This was a breach of Regulation 12 (1) of the Health and Social Care Act 2008 (Regulated Activities) Regulations 2014, safe care and treatment, because the service had not protected people against the risks associated with the unsafe management of medication.

CQC are currently considering their enforcement options in respect of these continuing concerns.

28 April 2016

During an inspection looking at part of the service

We carried out an unannounced comprehensive inspection on 06 January 2016. During that inspection we two breaches of Regulations under the Health and Social Care Act 2008 (Regulated Activities) Regulations 2014. This related to administration of medication and person centred care. After that inspection, the provider wrote to us to tell us what action they had taken to meet legal requirements in relation to these breaches of regulation.

Swinton Hall Nursing Home is a privately owned nursing home close to the A580, East Lancashire Road and is within easy access to the cities of Salford and Manchester. The home is registered to provide accommodation with personal and nursing care for up to 62 people across three units. The home comprises of a 15 bed continuing care unit to support people with complex nursing needs and a nursing unit.

There was no registered manager in place at the time of our inspection, however a manager had been appointed and was in the process of applying to register with the Care Quality Commission. A registered manager is a person who has registered with the Care Quality Commission to manage the service and has the legal responsibility for meeting the requirements of the law; as does the provider.

As part of this focused inspection we checked to see that improvements had been implemented by the service in order to meet legal requirements. This report only covers our findings in relation to those requirements. You can read the report from our last comprehensive inspection, by selecting the 'all reports' link for Swinton Hall Nursing Home on our website at www.cqc.org.uk.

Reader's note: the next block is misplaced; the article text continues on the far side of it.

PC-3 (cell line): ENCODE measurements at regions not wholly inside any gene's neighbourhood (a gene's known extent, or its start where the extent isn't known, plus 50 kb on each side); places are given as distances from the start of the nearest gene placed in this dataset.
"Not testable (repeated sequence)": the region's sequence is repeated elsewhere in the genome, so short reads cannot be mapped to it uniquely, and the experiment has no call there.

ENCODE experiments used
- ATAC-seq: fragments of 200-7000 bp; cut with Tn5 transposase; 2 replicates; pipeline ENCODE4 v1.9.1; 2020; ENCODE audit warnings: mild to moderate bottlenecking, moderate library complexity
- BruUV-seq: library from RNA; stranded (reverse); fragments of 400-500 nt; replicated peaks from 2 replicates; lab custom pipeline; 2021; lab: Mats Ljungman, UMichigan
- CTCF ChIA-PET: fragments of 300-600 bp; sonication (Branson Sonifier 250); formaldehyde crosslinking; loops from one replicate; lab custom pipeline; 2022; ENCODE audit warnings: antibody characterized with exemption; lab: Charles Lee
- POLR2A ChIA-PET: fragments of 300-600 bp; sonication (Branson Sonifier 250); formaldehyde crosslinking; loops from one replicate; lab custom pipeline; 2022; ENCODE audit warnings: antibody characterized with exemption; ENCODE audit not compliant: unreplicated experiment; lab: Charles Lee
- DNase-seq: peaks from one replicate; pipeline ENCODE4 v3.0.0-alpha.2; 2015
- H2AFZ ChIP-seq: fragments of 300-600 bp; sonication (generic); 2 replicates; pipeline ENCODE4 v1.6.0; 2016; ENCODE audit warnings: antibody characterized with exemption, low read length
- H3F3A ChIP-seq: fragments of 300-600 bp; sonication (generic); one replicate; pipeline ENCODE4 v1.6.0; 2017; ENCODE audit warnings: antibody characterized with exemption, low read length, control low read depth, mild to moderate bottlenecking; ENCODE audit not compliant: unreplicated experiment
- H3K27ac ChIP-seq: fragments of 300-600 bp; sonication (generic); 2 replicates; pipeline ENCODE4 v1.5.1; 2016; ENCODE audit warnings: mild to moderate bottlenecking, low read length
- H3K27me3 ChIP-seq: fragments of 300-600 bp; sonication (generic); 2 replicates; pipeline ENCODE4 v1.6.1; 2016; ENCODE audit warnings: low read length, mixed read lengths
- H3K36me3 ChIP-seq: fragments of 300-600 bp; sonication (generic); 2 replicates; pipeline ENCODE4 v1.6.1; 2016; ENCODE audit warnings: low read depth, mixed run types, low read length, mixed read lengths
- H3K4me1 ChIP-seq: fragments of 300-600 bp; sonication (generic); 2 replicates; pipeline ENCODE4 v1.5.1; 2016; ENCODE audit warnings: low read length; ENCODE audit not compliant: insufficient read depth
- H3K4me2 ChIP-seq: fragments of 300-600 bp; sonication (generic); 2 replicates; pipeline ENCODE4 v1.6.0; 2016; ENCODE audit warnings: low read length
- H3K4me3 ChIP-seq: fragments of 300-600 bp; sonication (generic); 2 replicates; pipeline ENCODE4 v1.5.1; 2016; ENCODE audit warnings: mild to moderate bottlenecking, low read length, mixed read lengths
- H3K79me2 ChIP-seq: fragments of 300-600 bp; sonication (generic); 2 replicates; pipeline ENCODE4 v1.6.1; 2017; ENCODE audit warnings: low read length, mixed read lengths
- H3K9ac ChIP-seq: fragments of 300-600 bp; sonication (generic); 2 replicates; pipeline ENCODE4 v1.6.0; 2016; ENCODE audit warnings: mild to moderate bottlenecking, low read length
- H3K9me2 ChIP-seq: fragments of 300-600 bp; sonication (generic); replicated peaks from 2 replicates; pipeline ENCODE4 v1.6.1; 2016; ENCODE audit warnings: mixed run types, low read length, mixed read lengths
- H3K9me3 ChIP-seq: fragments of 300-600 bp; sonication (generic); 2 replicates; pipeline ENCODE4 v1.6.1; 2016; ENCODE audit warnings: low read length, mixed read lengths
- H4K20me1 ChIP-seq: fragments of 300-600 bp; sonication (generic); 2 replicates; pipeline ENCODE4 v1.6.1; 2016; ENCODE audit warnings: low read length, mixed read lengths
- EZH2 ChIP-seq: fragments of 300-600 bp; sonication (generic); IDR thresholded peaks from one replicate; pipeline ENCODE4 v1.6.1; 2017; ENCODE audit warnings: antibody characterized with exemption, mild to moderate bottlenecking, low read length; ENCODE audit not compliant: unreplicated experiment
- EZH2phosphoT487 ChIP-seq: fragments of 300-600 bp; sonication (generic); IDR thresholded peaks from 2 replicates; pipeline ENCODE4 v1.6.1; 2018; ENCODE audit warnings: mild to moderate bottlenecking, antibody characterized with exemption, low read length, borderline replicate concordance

At the last inspection visit on 06 January 2016, we found that medicines were not handled safely. This was in breach of Regulation 12 of the Health and Social Care Act 2008 (Regulated Activities) Regulations 2014, safe care and treatment, because the service had not protected people against the risks associated with the safe management of medication. We told the provider they must take action to improve the safe handling of medicines.

We found records still could not be relied on to demonstrate that people had received their medication safely and in line with their prescription.

We also looked at the records relating to the application of prescribed creams. We found the information recorded to guide staff as to which creams to apply were incomplete. We found that the information did not include all their prescribed creams. The records showed creams were not applied as prescribed.

We saw that the records about the quantities of mediation held in the home for each person were inaccurate. We found more medication was in stock that had been recorded as being available. This meant audits and checks could not be done to show that medicines had been given as prescribed.